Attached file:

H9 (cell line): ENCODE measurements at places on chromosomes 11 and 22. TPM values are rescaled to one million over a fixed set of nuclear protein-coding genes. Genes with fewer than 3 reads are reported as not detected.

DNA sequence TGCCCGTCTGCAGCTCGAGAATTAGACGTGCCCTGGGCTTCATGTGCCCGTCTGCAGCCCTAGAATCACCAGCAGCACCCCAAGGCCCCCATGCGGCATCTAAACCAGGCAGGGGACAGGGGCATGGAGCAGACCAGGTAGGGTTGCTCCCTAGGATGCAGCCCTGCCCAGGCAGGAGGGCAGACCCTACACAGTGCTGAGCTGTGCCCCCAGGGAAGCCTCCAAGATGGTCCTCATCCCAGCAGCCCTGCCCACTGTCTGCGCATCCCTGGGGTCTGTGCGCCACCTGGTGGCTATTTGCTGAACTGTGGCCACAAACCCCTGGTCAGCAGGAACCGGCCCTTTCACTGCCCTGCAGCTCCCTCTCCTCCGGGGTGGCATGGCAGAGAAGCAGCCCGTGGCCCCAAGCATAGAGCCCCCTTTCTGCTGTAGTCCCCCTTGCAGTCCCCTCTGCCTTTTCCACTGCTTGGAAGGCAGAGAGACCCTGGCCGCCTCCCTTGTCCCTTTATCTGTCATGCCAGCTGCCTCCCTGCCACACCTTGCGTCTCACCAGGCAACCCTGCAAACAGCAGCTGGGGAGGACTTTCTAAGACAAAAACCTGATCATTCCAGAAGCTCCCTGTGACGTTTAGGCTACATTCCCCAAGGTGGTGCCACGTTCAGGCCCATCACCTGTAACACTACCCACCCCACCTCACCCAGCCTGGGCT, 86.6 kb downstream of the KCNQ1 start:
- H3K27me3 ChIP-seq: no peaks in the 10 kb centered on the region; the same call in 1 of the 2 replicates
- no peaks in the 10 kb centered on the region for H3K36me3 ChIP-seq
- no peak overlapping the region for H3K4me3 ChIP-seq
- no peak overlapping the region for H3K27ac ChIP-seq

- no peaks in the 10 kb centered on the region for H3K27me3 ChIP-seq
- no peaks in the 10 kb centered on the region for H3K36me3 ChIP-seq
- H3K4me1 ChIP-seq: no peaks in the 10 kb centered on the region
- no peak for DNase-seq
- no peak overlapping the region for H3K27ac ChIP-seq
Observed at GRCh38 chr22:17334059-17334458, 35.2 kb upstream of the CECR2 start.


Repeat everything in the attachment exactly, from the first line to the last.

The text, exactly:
H9 (cell line): ENCODE measurements at places on chromosomes 11 and 22. TPM values are rescaled to one million over a fixed set of nuclear protein-coding genes. Genes with fewer than 3 reads are reported as not detected.

DNA sequence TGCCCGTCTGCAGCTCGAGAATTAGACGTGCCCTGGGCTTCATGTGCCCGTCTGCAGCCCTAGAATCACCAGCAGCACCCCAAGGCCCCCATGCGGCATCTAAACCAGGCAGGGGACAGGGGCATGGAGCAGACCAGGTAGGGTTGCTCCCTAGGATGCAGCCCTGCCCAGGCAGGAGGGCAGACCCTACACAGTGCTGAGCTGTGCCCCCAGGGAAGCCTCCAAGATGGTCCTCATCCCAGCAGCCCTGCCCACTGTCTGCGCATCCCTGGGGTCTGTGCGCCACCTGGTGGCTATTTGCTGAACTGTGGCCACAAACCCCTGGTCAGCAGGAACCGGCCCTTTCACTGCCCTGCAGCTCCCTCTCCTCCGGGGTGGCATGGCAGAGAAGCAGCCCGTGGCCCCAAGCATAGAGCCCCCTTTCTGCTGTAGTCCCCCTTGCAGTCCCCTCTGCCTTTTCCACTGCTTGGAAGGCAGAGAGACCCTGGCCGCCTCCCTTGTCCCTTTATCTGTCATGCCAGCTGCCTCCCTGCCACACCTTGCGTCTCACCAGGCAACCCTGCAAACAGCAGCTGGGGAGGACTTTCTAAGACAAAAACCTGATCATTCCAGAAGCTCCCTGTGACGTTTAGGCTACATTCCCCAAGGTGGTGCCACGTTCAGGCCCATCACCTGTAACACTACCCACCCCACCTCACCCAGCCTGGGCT, 86.6 kb downstream of the KCNQ1 start:
- H3K27me3 ChIP-seq: no peaks in the 10 kb centered on the region; the same call in 1 of the 2 replicates
- no peaks in the 10 kb centered on the region for H3K36me3 ChIP-seq
- no peak overlapping the region for H3K4me3 ChIP-seq
- no peak overlapping the region for H3K27ac ChIP-seq

- no peaks in the 10 kb centered on the region for H3K27me3 ChIP-seq
- no peaks in the 10 kb centered on the region for H3K36me3 ChIP-seq
- H3K4me1 ChIP-seq: no peaks in the 10 kb centered on the region
- no peak for DNase-seq
- no peak overlapping the region for H3K27ac ChIP-seq
Observed at GRCh38 chr22:17334059-17334458, 35.2 kb upstream of the CECR2 start.